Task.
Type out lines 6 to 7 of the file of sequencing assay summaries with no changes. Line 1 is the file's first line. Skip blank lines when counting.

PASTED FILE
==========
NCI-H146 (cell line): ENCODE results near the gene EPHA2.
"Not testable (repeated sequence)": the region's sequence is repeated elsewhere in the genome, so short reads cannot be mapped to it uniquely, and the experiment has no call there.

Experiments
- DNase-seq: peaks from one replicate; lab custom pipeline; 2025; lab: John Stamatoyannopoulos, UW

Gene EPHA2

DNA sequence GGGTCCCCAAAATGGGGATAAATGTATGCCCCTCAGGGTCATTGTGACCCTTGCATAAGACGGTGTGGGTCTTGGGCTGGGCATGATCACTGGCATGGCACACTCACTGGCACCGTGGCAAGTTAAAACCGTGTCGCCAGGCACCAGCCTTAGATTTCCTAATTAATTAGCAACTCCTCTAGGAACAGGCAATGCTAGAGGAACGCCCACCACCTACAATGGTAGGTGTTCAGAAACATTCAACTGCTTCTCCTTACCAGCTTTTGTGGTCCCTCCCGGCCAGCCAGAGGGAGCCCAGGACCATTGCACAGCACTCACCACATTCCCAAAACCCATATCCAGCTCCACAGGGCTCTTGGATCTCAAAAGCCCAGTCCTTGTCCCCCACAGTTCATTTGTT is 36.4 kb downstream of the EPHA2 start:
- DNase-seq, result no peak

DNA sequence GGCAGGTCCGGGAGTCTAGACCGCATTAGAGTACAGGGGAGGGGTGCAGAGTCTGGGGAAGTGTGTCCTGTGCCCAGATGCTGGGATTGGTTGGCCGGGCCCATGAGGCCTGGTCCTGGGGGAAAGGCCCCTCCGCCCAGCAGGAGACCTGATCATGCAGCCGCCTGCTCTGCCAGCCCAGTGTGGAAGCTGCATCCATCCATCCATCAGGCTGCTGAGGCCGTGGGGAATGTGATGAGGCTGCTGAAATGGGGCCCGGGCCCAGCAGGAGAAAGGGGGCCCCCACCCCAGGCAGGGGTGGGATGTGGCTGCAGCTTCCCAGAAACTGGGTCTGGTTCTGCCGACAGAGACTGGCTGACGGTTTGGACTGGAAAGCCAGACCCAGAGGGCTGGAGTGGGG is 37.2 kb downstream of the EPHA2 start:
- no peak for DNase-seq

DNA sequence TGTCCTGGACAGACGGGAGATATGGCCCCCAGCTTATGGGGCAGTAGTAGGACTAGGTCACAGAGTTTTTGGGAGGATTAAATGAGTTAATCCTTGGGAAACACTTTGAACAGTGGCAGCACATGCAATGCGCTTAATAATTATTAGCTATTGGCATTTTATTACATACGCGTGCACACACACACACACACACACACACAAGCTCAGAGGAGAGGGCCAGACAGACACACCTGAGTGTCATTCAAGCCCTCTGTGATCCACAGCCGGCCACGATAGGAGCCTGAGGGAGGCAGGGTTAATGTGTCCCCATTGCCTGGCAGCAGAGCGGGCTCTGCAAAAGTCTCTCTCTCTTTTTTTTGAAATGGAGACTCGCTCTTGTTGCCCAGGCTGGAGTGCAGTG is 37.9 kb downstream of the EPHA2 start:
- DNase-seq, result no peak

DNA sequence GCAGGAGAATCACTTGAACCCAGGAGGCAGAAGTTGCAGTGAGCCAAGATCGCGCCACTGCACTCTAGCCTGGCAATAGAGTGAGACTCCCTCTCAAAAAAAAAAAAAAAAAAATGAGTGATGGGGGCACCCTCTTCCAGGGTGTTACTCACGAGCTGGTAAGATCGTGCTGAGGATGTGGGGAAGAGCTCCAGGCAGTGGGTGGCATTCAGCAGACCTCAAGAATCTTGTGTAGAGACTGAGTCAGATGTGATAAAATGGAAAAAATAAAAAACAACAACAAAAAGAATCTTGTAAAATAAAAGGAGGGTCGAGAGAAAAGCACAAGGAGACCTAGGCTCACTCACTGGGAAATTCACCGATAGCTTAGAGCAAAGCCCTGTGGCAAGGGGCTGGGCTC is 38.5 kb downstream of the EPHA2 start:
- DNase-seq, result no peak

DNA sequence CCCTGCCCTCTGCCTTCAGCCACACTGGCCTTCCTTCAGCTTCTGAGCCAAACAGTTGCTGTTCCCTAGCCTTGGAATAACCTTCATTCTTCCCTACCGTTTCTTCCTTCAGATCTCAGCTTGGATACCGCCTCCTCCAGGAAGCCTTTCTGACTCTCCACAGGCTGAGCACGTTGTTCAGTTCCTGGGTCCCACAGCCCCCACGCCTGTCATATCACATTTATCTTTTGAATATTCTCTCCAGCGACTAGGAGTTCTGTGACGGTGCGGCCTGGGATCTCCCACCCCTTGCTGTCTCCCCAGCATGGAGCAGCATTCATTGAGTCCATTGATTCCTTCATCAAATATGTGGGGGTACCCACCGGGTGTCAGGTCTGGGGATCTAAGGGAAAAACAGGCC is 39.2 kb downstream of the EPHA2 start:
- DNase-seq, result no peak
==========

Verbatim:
DNA sequence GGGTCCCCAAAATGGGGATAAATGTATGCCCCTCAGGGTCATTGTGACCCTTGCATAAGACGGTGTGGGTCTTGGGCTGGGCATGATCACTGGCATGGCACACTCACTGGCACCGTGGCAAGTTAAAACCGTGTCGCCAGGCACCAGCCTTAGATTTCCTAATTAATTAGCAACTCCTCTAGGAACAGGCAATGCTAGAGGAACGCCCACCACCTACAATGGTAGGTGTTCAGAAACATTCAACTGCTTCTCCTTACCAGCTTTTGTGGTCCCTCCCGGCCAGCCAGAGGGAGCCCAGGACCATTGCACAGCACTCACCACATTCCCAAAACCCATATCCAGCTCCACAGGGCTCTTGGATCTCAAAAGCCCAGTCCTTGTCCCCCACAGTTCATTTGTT is 36.4 kb downstream of the EPHA2 start:
- DNase-seq, result no peak